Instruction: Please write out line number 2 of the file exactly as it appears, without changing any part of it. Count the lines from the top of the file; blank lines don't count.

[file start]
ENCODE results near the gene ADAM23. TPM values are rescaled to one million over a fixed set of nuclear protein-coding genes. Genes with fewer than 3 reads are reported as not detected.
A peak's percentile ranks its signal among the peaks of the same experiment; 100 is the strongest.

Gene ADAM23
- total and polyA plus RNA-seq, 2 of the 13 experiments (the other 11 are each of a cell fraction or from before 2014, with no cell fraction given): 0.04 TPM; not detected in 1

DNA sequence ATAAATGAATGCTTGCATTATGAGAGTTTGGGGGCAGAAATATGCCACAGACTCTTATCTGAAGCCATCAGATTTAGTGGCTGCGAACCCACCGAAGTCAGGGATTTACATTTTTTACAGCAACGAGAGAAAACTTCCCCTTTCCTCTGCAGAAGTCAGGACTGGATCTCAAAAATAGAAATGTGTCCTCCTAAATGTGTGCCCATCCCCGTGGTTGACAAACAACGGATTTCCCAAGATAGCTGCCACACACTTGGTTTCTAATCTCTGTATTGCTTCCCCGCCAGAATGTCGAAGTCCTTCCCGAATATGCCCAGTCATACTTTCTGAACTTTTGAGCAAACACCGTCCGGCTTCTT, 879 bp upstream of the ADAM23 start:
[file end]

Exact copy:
A peak's percentile ranks its signal among the peaks of the same experiment; 100 is the strongest.